There are some 900 known species of "camel spiders" or solifugids (Order: Solifugae). Solifugid comes from Latin and means 'fleeing from the sun'. They are most abundant in arid climates and range in size from 20mm to 100mm in length. The larger species tend to be nocturnal while the smaller brightly colored species are diurnal. These creatures are also commonly called windspiders, windscorpions, red romans, beardcutters, haircutters, hunting spiders, and sunspiders.

Besides the Middle East, they can also be found in Africa, Australia, New Zealand, and North America (mainly in the desert southwest).

Despite their appearance and their strong bite, camel spiders are not likely to harm humans. They once were considered venomous and extremely dangerous but it is now thought that the only risk of injury resulting from them is caused by shock or infection following a bite. There is no evidence of venom in any part of their body.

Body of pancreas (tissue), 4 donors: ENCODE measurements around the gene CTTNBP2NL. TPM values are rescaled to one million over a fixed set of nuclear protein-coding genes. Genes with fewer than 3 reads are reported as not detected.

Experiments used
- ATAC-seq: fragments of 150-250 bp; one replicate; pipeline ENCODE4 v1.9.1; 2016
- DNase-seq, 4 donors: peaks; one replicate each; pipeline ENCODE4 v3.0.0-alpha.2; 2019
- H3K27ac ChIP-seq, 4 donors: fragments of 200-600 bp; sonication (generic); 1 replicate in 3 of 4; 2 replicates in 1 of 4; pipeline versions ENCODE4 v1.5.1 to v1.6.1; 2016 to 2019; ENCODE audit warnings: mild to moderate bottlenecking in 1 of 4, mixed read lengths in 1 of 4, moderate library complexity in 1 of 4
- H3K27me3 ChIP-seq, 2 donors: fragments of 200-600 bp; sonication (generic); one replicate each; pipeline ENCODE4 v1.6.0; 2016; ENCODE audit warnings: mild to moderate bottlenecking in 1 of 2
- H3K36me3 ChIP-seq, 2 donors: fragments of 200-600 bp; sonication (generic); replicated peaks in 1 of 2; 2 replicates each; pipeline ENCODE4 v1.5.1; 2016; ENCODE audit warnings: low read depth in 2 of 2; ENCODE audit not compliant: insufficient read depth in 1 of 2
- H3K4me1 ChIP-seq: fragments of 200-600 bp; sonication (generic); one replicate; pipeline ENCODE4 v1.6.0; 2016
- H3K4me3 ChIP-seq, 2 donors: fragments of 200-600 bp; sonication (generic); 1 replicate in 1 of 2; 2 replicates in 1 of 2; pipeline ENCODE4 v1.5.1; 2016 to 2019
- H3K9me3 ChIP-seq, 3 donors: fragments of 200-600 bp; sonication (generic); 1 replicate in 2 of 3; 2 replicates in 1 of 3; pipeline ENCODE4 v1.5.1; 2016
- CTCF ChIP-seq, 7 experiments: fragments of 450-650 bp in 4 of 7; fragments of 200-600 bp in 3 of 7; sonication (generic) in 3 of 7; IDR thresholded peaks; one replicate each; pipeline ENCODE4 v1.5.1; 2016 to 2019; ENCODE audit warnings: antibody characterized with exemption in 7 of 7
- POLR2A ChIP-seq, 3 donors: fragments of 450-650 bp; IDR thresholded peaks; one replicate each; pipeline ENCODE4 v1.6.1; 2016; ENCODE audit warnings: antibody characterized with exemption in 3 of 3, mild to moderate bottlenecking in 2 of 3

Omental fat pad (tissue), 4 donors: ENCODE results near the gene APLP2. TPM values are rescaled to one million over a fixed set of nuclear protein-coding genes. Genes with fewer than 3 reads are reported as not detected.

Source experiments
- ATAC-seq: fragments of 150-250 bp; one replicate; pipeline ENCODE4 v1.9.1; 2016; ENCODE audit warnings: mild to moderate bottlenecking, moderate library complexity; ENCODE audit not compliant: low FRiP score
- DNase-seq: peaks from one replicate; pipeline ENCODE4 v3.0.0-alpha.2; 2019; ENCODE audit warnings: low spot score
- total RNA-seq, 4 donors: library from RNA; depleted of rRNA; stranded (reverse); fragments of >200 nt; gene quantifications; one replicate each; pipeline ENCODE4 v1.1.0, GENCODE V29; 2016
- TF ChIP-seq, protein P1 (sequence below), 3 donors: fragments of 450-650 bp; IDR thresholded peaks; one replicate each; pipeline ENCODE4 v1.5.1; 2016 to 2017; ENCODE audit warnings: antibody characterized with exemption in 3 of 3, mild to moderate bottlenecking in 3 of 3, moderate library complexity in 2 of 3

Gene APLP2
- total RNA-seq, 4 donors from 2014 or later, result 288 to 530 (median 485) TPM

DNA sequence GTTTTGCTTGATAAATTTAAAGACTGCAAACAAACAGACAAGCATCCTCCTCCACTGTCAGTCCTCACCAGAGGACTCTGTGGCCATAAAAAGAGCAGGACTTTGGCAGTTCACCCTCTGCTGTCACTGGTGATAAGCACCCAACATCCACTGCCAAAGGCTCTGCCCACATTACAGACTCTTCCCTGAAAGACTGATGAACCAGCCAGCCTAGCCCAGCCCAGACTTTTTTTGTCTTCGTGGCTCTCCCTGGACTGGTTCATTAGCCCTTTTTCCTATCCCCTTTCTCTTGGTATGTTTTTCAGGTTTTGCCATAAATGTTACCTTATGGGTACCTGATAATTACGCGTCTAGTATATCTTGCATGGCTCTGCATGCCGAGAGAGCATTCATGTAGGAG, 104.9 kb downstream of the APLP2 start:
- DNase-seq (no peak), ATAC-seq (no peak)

When active during the day they avoid the hot patches of ground by running from one shadow to another. In the case of humans (and other large animals) that have a moving shadow, the camel spider repeatedly moves into the shadow. This gives the impression that the animal is chasing the person (or animal) thus camel spiders' moniker "the hunting spider".

Although they may seem fierce and intimidating they perform some good to mankind by keeping scorpion, spider and insect populations in check. They have also been known to eat lizards, mice, small birds, and other smaller animals. They have voracious appetites and will often gorge themselves until they nearly pop.

Dippenaar, A. 1993. Sunspiders - some interesting facts. African Wildlife. 47(3): 120-122.

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